Costa v St. George Bank – A Division Of Westpac Banking Corporation [2013] WASCA 137

In Costa v St. George Bank – A Division Of Westpac Banking Corporation [2013] WASCA 137 the appellant contended he “neither consents nor agrees to any Statute law”, and “will not consent to the jurisdiction of any other so-called court especially a Masters Chamber – which is really just a Star Chamber”, and that as the bank had issued a financing statement in 2011, it was therefore a foreclosed corporation by the UCC Filing by One Peoples Public Trust. He deposed to the fact that he had built the properties in question and that they represent ‘flesh and blood human being’s toil in life’; that he wishes to assert a claim of unconscionable conduct against the respondent and that the Federal Court of Australia is the ‘correct jurisdiction’ to hear his claim. Further:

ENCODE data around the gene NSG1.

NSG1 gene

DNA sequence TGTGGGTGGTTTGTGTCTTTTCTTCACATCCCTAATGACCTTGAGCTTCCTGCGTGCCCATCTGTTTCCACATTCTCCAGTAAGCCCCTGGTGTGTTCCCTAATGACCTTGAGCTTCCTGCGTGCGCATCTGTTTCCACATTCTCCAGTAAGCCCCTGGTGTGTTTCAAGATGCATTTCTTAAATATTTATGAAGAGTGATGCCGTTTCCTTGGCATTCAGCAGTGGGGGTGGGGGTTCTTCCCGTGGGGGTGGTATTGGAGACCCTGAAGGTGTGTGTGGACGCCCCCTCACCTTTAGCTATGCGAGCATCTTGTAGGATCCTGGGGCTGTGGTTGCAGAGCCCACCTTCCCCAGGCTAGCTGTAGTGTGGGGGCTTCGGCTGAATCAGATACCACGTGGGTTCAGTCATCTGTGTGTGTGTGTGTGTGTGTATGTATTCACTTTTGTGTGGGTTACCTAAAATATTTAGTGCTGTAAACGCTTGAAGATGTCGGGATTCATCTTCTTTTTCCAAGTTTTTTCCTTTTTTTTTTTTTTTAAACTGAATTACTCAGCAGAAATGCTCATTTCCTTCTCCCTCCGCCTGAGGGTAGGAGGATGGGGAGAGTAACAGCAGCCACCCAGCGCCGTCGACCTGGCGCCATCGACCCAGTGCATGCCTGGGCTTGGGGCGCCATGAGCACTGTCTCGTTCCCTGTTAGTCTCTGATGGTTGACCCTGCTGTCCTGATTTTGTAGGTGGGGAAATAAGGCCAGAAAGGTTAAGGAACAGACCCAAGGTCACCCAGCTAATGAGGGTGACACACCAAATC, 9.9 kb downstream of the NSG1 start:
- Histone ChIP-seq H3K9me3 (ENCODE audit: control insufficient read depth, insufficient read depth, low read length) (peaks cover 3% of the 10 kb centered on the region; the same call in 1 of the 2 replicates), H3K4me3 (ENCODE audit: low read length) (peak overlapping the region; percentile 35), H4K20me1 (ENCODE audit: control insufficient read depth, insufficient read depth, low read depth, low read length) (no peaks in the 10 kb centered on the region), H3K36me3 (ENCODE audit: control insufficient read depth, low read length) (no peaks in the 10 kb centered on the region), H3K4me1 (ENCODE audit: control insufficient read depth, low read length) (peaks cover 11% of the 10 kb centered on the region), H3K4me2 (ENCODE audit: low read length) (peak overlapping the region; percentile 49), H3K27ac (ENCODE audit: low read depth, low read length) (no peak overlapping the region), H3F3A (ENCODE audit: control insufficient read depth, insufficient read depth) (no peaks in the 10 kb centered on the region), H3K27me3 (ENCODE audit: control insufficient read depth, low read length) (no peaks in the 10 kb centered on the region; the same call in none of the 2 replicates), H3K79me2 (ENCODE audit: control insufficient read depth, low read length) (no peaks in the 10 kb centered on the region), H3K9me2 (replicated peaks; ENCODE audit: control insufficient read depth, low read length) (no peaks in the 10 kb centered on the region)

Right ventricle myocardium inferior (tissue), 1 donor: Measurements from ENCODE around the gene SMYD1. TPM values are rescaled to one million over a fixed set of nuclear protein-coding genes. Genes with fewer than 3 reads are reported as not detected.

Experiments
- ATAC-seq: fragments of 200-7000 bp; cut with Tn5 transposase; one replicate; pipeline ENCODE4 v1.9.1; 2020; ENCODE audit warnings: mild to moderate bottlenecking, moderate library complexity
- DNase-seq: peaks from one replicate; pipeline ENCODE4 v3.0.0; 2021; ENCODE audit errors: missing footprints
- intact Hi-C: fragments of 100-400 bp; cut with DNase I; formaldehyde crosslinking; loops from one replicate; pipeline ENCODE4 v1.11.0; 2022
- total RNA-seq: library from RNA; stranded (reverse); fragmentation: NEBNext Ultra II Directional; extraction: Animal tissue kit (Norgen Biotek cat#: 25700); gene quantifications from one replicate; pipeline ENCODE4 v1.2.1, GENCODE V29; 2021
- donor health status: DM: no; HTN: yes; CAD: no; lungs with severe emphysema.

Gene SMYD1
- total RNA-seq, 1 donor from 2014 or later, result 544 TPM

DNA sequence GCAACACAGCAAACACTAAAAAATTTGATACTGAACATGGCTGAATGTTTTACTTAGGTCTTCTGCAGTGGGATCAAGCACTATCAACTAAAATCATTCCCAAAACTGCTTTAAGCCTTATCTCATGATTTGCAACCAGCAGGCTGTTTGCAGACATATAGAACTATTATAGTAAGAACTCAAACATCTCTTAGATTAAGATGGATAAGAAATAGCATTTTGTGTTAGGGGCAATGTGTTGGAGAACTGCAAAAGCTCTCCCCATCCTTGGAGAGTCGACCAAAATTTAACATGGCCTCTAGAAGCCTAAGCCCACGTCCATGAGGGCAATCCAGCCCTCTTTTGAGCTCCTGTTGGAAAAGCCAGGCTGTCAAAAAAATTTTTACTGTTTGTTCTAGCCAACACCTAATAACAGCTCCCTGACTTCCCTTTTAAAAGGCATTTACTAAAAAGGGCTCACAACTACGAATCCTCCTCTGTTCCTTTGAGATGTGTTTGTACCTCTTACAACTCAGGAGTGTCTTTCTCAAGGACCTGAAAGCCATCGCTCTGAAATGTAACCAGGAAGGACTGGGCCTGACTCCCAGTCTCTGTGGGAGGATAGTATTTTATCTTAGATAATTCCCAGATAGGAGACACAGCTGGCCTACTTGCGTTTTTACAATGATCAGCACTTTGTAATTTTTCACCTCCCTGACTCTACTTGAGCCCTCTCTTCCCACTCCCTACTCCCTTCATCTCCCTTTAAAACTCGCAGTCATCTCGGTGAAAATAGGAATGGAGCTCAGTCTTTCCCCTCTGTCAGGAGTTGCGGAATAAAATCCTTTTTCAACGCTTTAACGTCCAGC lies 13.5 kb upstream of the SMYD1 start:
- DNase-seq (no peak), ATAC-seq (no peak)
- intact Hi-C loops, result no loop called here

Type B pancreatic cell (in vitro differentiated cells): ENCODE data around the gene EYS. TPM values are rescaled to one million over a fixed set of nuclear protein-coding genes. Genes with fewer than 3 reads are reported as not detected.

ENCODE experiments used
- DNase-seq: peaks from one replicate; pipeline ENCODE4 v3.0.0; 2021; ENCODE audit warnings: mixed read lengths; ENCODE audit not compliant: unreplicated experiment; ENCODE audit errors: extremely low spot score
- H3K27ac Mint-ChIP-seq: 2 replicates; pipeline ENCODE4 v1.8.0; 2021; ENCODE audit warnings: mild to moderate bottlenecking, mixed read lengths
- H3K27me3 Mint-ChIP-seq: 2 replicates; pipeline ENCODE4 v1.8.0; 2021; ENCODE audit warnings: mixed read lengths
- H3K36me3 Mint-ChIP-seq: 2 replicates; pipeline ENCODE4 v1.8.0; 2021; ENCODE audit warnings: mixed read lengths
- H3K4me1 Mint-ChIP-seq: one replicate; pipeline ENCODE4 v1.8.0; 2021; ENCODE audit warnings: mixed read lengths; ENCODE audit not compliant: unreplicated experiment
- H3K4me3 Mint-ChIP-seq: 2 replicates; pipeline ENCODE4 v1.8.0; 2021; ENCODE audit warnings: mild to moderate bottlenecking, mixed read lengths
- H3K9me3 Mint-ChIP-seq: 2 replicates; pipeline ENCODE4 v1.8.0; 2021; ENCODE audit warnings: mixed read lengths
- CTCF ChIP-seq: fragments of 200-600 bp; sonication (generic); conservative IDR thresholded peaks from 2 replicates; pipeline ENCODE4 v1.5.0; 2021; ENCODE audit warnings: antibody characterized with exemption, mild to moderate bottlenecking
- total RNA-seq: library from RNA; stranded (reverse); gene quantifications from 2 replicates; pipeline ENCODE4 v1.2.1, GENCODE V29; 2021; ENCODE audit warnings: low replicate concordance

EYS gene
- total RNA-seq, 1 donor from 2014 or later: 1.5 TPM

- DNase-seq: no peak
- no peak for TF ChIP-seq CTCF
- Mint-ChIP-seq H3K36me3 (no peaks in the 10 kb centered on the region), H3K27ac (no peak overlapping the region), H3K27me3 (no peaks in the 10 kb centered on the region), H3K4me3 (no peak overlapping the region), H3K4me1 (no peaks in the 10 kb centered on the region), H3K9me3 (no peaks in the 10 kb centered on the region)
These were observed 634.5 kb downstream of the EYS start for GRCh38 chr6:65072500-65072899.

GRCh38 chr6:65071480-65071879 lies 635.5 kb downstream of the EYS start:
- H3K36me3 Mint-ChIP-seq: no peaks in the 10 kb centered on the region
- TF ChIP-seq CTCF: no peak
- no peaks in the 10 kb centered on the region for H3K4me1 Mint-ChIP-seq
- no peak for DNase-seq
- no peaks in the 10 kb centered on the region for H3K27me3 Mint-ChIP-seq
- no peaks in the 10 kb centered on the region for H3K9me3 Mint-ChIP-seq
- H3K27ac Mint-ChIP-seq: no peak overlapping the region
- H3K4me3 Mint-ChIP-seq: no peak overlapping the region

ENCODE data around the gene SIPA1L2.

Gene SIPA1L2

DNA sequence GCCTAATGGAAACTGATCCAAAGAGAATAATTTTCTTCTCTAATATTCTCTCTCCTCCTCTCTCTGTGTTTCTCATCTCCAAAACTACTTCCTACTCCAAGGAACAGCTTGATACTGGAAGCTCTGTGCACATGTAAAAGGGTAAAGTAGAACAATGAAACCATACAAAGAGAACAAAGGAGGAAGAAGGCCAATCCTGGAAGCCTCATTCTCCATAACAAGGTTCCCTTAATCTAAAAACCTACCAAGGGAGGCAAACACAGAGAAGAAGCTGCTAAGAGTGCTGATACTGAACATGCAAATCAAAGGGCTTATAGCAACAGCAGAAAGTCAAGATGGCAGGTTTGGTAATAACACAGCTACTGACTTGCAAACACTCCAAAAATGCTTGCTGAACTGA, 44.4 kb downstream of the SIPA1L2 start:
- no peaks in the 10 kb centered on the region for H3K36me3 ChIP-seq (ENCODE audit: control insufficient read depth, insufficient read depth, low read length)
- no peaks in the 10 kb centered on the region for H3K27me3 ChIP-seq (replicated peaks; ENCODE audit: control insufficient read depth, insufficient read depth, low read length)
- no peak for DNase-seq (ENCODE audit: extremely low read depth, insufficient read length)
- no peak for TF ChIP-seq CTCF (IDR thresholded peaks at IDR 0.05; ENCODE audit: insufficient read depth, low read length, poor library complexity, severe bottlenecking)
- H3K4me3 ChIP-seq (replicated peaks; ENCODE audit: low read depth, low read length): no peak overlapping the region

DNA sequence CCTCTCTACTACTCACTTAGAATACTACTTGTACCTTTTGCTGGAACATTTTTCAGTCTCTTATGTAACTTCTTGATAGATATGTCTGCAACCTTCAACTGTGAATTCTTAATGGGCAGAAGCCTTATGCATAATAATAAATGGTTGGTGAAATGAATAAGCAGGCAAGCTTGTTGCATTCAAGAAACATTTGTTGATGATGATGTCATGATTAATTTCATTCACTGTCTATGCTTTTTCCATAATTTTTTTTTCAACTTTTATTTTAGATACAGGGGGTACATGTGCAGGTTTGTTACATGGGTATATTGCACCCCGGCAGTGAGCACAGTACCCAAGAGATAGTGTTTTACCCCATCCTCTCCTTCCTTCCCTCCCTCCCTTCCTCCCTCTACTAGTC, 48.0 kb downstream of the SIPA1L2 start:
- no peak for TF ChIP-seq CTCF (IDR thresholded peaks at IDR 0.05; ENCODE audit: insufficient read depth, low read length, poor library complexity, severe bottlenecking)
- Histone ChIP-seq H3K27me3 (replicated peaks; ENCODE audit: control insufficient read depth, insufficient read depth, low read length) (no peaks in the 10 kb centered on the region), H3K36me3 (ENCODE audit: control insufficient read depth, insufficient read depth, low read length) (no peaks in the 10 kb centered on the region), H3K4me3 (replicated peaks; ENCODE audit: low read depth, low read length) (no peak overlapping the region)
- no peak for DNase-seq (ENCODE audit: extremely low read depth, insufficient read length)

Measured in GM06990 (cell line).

“The Appellant submits that pursuant to the ruling of Justice Latham in the Uniform Tax Case in the High Court of Australia – HCA 1942 (65 CLR 373 at 408) – in this regard – ‘Common expressions such as: “The Courts have declared a statute invalid”,’ says Chief Justice Latham, ‘sometime lead to misunderstanding. A pretend law made in excess of power is not and never has been a law at all. Anybody in the country is entitled to disregard it.’ Naturally, he will feel safer if he has a decision of a court in his favour, but such a decision is not an element that produces invalidity in any law. The law is not valid until a court pronounces against it – and thereafter invalid. If it is beyond power it is void ab initio’.”

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